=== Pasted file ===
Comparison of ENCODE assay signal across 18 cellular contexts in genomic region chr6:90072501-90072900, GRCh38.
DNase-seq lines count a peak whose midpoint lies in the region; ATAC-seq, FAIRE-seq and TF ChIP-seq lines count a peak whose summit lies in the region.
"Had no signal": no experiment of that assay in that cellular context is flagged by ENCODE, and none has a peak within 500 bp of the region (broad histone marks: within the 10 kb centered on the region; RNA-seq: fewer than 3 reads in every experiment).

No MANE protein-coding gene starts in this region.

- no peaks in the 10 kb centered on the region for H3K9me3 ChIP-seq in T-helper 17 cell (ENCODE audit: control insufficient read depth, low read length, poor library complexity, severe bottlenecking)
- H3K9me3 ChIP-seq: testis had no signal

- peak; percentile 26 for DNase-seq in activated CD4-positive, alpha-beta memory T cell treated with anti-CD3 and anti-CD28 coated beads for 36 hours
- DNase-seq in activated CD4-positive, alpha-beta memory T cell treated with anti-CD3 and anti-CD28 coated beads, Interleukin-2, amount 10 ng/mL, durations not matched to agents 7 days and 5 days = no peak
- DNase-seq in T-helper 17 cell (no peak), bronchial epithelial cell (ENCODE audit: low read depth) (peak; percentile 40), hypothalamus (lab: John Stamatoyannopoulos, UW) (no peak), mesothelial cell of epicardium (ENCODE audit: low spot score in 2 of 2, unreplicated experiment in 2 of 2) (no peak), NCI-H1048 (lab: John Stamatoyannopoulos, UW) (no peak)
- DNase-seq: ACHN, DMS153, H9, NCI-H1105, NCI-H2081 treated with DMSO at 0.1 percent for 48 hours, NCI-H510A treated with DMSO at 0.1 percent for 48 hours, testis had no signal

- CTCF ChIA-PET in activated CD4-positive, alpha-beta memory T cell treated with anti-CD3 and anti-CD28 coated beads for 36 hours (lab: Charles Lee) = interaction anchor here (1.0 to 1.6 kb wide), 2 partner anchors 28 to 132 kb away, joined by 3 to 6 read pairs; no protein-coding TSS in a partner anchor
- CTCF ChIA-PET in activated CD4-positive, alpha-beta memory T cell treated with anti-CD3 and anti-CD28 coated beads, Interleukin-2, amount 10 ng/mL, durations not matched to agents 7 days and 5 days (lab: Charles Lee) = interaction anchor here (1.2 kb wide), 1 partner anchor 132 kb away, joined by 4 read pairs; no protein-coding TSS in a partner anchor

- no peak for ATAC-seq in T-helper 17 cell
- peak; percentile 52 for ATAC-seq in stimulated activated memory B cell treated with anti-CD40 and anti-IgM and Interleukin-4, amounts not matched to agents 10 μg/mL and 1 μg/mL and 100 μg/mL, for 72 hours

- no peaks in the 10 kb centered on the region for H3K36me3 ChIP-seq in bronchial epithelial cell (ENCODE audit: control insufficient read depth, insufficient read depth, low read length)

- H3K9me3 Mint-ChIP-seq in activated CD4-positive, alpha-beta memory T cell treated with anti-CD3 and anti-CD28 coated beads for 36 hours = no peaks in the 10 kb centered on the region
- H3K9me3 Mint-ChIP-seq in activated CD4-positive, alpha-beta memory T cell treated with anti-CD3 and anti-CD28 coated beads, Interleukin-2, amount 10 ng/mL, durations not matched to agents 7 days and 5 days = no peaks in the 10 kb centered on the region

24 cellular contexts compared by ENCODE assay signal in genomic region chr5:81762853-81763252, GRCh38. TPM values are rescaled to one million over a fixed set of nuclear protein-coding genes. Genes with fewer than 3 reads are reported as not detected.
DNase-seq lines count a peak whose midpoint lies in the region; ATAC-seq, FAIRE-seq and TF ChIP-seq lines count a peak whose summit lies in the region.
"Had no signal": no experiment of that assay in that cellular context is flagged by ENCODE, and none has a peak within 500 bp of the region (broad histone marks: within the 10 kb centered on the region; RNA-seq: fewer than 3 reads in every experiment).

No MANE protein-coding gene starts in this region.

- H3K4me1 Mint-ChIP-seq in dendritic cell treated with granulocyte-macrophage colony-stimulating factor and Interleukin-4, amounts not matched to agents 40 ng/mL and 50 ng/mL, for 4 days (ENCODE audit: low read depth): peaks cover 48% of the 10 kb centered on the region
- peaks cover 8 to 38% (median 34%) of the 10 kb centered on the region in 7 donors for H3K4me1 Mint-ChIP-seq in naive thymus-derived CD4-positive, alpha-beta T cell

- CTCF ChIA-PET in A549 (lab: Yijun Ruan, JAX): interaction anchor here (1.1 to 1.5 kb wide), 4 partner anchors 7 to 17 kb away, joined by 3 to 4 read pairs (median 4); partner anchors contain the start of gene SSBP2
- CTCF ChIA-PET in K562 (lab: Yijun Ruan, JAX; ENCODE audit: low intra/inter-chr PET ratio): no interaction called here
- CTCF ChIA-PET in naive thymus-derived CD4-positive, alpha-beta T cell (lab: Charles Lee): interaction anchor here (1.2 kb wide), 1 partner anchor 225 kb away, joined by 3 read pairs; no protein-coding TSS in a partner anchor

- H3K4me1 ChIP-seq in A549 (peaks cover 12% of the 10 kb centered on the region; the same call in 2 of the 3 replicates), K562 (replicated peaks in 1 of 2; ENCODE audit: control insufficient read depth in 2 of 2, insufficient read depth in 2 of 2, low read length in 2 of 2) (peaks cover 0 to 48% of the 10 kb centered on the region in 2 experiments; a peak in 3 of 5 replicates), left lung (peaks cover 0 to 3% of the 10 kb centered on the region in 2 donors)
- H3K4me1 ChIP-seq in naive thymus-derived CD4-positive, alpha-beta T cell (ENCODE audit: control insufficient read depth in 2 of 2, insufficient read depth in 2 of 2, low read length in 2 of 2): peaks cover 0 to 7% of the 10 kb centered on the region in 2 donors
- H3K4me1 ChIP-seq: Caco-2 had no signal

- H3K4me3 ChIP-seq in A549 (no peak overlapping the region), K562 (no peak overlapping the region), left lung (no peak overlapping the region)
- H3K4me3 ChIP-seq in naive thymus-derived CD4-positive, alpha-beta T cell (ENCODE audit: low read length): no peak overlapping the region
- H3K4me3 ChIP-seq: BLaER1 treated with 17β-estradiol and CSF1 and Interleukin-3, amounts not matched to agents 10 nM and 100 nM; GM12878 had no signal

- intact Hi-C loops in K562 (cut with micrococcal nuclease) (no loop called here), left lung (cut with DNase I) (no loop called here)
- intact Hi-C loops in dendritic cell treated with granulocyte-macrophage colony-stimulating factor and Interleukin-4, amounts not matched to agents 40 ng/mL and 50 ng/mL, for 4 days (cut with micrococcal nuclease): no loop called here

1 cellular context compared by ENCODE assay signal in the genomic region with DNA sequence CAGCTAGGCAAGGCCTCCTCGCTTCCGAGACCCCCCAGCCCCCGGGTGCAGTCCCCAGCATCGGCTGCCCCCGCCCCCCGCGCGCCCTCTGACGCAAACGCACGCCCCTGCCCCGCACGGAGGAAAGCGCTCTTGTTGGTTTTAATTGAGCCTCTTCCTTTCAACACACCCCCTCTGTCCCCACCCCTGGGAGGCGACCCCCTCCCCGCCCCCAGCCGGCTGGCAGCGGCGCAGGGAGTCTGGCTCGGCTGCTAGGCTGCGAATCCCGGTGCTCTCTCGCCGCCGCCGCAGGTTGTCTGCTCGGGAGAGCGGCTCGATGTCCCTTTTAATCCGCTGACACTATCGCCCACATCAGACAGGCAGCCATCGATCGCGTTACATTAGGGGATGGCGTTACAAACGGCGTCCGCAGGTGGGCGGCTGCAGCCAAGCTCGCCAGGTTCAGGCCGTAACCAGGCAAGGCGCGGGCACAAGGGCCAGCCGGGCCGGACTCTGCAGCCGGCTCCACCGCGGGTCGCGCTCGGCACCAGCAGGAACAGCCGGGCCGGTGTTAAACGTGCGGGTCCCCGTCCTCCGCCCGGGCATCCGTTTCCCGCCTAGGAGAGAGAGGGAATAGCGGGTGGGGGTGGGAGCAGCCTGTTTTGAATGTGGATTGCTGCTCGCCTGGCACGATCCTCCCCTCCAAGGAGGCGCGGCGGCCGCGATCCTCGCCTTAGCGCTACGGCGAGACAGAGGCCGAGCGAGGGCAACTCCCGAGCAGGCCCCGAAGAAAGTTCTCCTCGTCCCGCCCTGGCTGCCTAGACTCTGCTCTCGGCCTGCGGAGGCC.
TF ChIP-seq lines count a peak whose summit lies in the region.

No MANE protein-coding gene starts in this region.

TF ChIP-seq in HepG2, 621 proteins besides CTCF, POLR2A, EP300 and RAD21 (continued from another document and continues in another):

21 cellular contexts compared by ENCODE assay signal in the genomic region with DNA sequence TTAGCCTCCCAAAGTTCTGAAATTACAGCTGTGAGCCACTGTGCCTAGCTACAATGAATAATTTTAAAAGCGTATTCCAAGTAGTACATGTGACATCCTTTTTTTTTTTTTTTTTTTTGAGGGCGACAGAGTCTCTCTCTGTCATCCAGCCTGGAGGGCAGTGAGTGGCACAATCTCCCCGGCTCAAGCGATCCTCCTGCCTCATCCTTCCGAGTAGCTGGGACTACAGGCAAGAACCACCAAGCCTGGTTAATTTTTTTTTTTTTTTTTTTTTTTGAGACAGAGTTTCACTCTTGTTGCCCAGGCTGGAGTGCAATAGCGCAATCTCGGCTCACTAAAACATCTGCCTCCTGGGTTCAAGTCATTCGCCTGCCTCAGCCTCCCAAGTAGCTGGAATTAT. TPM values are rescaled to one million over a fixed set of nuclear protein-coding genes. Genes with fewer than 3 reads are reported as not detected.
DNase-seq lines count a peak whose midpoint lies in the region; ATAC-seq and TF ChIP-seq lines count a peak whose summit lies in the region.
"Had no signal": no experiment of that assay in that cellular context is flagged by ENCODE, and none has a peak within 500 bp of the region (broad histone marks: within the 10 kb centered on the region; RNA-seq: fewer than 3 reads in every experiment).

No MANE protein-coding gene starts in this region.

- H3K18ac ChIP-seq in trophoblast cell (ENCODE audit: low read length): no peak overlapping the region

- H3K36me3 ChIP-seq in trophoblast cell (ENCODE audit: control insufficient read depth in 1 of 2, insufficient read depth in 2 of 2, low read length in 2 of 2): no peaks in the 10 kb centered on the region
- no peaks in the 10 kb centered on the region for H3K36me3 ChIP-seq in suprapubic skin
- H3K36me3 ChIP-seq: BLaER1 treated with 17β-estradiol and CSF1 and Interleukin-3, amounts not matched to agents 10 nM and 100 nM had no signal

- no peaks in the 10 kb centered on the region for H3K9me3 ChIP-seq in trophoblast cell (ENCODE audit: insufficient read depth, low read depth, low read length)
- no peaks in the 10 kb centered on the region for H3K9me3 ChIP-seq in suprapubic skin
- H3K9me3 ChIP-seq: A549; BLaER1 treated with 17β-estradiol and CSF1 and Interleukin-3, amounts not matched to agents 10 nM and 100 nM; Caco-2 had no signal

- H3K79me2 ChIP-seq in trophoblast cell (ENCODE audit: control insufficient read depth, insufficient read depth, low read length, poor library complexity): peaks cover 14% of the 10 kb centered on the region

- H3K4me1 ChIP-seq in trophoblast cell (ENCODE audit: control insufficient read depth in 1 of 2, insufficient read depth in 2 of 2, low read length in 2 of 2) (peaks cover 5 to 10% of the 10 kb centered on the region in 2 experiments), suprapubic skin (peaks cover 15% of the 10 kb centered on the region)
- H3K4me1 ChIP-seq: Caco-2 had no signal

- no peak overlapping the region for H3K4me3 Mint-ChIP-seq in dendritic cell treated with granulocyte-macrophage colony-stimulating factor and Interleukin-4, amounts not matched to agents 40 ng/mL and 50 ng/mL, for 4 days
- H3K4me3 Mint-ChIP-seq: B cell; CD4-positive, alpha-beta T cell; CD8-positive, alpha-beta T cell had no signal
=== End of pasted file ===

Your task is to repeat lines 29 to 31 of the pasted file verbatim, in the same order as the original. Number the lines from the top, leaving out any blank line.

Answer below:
- H3K4me1 ChIP-seq: Caco-2 had no signal

- H3K4me3 ChIP-seq in A549 (no peak overlapping the region), K562 (no peak overlapping the region), left lung (no peak overlapping the region)
- H3K4me3 ChIP-seq in naive thymus-derived CD4-positive, alpha-beta T cell (ENCODE audit: low read length): no peak overlapping the region